Clippings by ladiauctioneer

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Before drywall, what electrical needs did we miss?

posted by: rosie on 10.05.2006 at 07:24 pm in Kitchens Forum

Or, what are you glad you put in beyond the usual basics? I really need to post this one for other rooms, too. We've always had old homes with an outlet (or two when we were lucky), in each room and a light hanging from the ceiling, and my eyes are crossing trying to figure out what we haven't thought of for now and future needs before the drywall goes up. Any and all suggestions would be very gratefully received.

Our kitchen has: Coffee, toaster and microwave counter beside the fridge, which will have TV over it. Pantry storage wall with broom closet. Prep island with prep sink. L-shaped main counter holding sink/DW, cooktop/oven, and secondary prep area (small appliances used here). Phone and cookbook (laptop dump site?) shelves finishing off lower cabinets of main counter. Banquette seating with table. Thanks.


clipped on: 11.12.2006 at 12:22 am    last updated on: 11.12.2006 at 12:22 am

RE: Anyone have a copper sink? (Follow-Up #1)

posted by: deirdrelouisville on 11.02.2006 at 06:56 am in Kitchens Forum

We have copper countertops on half the kitchen, with a copper prep sink. On the other half of the kitchen we have Alabama white marble with a fireclay butler's sink. We used chrome on all the faucets throughout the entire house. Chrome works with everything and will never be dated. My only other choice would have been uncoated brass (which could then darken naturally over time), but that would have been over twice the cost.


clipped on: 11.02.2006 at 12:04 pm    last updated on: 11.02.2006 at 12:04 pm

RE: Granite Overhang Mistake: Advice Please (Follow-Up #9)

posted by: live_wire_oak on 10.01.2006 at 08:30 pm in Kitchens Forum

NKBA standards for overhangs are 12" for 42" bar height, and 15" for 36" counter height. Any shallower, and your taller guests will find themselves bumping their knees or scooching the seats so that they sit sideways. I'm a 6 footer with a 33" inseam, and 15" is barely enough room for me to not bruise my knees. You'll also have to reengineer the supports for a larger overhang.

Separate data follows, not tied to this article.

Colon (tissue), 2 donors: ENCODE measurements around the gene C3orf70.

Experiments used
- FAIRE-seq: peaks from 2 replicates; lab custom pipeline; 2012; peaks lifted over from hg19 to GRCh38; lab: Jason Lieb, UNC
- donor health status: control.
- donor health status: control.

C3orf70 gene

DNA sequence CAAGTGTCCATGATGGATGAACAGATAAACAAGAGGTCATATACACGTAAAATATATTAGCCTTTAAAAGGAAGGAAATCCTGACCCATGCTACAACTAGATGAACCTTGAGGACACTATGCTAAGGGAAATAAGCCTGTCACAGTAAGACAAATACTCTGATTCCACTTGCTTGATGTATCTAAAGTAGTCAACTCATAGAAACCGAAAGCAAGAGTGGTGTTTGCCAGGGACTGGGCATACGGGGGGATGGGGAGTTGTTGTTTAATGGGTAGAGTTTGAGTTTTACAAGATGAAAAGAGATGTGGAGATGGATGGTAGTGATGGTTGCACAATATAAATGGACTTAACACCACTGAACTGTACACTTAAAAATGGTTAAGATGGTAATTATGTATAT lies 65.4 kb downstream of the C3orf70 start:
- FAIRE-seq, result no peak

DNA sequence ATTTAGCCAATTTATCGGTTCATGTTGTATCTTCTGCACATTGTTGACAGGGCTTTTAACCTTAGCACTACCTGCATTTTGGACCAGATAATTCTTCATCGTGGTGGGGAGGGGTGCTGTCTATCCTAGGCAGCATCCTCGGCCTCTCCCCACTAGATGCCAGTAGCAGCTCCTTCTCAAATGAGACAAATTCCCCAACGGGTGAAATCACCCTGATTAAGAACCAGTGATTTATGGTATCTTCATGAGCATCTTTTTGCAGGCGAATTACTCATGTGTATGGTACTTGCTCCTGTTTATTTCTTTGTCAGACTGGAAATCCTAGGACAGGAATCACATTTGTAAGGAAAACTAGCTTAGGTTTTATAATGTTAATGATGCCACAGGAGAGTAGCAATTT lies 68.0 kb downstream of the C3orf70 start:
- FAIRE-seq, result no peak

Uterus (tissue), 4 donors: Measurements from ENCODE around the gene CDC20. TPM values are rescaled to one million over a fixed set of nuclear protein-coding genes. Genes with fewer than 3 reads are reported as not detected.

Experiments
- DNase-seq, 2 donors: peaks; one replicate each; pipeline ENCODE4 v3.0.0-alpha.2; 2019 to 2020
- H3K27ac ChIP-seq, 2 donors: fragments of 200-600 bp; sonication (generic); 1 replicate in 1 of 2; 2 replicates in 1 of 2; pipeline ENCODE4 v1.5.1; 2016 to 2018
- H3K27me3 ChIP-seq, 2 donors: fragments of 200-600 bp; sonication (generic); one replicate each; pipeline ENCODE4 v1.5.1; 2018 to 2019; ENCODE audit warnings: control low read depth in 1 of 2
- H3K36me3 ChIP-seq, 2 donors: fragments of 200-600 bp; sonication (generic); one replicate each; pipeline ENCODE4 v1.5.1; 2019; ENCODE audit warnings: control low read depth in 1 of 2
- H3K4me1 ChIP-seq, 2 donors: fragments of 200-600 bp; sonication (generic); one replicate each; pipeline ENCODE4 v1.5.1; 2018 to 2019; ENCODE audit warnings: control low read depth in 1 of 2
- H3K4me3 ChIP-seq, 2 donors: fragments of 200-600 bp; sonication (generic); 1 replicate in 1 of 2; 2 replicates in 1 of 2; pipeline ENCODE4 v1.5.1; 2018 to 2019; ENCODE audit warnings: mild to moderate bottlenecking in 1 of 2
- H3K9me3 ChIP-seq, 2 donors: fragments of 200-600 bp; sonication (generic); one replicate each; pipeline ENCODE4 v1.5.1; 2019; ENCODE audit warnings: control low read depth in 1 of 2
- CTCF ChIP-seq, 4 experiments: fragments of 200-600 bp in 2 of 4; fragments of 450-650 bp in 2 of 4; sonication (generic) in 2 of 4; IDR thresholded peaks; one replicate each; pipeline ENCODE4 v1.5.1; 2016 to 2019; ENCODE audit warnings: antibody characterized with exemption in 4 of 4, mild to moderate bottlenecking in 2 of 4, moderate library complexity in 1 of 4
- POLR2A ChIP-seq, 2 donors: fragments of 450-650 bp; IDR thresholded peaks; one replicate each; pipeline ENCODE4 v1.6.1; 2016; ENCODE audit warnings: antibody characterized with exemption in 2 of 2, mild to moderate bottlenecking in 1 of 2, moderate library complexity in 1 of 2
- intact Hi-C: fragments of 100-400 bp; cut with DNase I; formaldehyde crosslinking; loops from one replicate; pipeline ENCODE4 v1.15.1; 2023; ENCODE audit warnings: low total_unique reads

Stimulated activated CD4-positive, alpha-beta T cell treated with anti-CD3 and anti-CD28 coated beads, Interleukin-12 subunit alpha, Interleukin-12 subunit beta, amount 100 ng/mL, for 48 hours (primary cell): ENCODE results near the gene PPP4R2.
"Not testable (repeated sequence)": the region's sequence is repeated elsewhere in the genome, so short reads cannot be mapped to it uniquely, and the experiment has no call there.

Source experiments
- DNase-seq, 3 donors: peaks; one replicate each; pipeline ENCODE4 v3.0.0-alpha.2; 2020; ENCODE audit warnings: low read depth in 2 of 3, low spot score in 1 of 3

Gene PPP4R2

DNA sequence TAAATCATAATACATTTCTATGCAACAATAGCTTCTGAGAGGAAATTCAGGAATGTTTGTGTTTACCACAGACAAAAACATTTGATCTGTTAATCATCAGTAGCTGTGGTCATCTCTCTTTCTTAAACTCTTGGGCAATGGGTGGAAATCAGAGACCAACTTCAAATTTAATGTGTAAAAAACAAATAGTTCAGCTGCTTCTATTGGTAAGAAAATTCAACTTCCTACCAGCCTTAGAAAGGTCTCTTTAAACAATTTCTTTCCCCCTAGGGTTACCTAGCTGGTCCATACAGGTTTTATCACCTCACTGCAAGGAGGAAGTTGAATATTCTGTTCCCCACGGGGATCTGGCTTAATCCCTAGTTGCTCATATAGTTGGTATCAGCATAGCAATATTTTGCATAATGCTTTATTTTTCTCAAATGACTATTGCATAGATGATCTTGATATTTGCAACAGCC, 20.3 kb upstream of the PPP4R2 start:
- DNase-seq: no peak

I'd imagine they could fill the old hole with the same epoxy that they use to join the seams and then redrill the hole the correct size, but I don't think it would look very good.


clipped on: 10.01.2006 at 11:06 pm    last updated on: 10.01.2006 at 11:06 pm

RE: What's the hardest soapstone? (Follow-Up #11)

posted by: plumorchard on 09.27.2006 at 09:54 am in Kitchens Forum

My two cents, order samples for everywhere and play with them will cost you a very little bit of $$ but it is worth it to see them all and then decide.

Also, from what I've found - most granite yards have Green Mt. That is also what the Expo in GA has on display.

Contact and talk to each -

and any others - they are all very different. They all have different color variations and you can pick up on a lot just by talking to the reps for each company.

Happy Hunting!


clipped on: 09.30.2006 at 11:38 am    last updated on: 09.30.2006 at 11:38 am

RE: Anyone done a copper countertop? (Follow-Up #3)

posted by: aliceinwonderland_id on 09.20.2006 at 01:47 pm in Kitchens Forum

Here's mine. This was a DIY project. I purchased copper sheet for the top and 1/8" copper bar for the sides. Cost, with the plywood base for the 4'x9' island was about $500. I'm letting it age naturally. Most things that spill on it make it darker, but acidic things remove the patina a leave shiny spots. I don't put hot pans on it because of the way it's constructed, but if you had a heavy-gauge copper that was sitting on the base rather than glued to it I you could set hot pans directly on it, but since copper is such a good conductor, I probably wouldn't - could burn yourself on the hot countertop. It will scratch and dent relatively easily, but I consider all those marks part of the charm. If what you want is pristine, shine counters, don't use copper.

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cool looking copper countertop
clipped on: 09.21.2006 at 11:28 am    last updated on: 09.21.2006 at 11:29 am

Question about Hardie siding and foam board

posted by: yam2006 on 09.12.2006 at 07:23 pm in Remodeling Forum

I'm getting some estimates for Hardie siding installation. My house currently has 25 year old foam board beneath hardboard siding.

One of the contractors advised that I remove the foam board entirely, and replace it with osb to match the original wall thickness for doors and windows. He says that Hardie does not install as well over foam board, and that the foam board has very little R-value anyway. This seems like a mistake to me, but I'm not a pro. Please advise? I want to have as good of insulation as possible, but I don't want any problems with the Hardie siding installation.


clipped on: 09.12.2006 at 11:17 pm    last updated on: 09.12.2006 at 11:17 pm